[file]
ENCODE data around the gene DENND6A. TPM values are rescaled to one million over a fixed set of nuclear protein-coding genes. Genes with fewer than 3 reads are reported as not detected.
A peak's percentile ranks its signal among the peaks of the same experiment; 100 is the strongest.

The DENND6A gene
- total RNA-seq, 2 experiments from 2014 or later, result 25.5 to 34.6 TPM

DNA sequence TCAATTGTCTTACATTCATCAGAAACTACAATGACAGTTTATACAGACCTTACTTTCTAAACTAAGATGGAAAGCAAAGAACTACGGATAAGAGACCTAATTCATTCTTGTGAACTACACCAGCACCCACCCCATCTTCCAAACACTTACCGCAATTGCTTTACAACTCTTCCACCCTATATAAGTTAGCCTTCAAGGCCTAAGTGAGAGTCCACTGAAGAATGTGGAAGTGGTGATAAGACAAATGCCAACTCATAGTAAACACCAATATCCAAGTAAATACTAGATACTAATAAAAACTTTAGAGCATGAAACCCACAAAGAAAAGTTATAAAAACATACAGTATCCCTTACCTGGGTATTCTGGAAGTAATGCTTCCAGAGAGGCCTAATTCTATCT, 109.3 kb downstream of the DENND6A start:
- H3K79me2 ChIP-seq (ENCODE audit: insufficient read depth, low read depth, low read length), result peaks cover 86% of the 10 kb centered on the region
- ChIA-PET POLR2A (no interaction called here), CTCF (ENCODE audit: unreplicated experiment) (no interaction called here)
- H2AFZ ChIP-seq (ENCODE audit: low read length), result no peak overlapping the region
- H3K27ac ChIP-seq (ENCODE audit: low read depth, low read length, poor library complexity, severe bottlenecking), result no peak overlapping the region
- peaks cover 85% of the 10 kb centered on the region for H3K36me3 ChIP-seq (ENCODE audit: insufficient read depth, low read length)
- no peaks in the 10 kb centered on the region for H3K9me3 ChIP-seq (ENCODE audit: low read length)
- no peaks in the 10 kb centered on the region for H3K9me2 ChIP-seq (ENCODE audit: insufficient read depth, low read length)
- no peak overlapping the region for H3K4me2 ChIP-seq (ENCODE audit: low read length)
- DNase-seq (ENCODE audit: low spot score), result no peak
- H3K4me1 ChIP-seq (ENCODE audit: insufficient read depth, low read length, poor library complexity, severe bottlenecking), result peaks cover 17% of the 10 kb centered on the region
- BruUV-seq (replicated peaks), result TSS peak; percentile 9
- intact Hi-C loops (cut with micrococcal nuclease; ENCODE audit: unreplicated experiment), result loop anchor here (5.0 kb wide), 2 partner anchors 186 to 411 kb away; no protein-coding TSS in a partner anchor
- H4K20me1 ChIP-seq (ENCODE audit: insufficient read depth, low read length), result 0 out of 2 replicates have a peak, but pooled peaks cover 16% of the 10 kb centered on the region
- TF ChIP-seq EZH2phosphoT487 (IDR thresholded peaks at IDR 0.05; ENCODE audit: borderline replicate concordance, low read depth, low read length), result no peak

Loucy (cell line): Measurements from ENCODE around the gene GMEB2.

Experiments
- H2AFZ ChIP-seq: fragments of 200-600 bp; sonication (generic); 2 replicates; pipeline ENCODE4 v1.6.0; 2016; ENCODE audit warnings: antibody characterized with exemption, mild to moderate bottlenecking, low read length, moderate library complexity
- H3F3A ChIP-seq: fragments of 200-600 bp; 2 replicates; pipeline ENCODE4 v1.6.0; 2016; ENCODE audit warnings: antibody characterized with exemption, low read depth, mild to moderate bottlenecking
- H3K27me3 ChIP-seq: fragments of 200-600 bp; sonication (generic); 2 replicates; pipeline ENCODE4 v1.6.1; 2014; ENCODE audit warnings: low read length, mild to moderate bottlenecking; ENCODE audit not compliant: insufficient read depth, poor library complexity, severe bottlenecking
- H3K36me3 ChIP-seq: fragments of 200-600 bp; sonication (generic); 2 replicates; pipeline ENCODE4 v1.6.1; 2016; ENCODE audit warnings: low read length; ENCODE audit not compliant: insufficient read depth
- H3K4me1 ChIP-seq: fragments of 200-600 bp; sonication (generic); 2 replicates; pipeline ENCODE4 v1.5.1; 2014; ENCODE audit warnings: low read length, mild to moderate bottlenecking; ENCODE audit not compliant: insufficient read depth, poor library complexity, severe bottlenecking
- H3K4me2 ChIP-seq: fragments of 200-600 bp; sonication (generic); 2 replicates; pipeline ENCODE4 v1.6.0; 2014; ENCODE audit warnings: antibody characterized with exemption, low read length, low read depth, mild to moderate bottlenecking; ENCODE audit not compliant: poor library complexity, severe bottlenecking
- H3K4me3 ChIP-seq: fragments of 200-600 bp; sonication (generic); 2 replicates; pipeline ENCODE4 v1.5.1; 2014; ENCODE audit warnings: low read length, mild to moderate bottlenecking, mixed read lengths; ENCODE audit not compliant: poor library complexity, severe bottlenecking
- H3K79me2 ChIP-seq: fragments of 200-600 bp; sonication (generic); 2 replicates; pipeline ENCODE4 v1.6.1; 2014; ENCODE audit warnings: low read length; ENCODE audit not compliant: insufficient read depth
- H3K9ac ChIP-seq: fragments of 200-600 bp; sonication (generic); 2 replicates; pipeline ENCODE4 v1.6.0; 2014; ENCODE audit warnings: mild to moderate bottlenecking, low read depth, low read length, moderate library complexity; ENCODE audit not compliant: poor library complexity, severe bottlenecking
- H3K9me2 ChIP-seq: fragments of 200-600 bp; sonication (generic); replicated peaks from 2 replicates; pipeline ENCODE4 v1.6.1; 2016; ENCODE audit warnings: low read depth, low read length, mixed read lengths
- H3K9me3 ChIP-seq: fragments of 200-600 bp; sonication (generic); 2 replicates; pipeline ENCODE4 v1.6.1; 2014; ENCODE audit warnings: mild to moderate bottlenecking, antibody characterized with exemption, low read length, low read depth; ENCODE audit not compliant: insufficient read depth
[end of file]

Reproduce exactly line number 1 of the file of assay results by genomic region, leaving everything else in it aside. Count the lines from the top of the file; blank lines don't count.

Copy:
ENCODE data around the gene DENND6A. TPM values are rescaled to one million over a fixed set of nuclear protein-coding genes. Genes with fewer than 3 reads are reported as not detected.